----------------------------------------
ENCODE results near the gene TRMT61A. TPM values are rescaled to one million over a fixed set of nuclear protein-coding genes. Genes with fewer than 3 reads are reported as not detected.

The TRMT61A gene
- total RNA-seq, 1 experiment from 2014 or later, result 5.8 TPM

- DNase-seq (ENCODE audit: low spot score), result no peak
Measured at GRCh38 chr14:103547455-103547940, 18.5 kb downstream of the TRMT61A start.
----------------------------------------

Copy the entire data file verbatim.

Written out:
ENCODE results near the gene TRMT61A. TPM values are rescaled to one million over a fixed set of nuclear protein-coding genes. Genes with fewer than 3 reads are reported as not detected.

The TRMT61A gene
- total RNA-seq, 1 experiment from 2014 or later, result 5.8 TPM

- DNase-seq (ENCODE audit: low spot score), result no peak
Measured at GRCh38 chr14:103547455-103547940, 18.5 kb downstream of the TRMT61A start.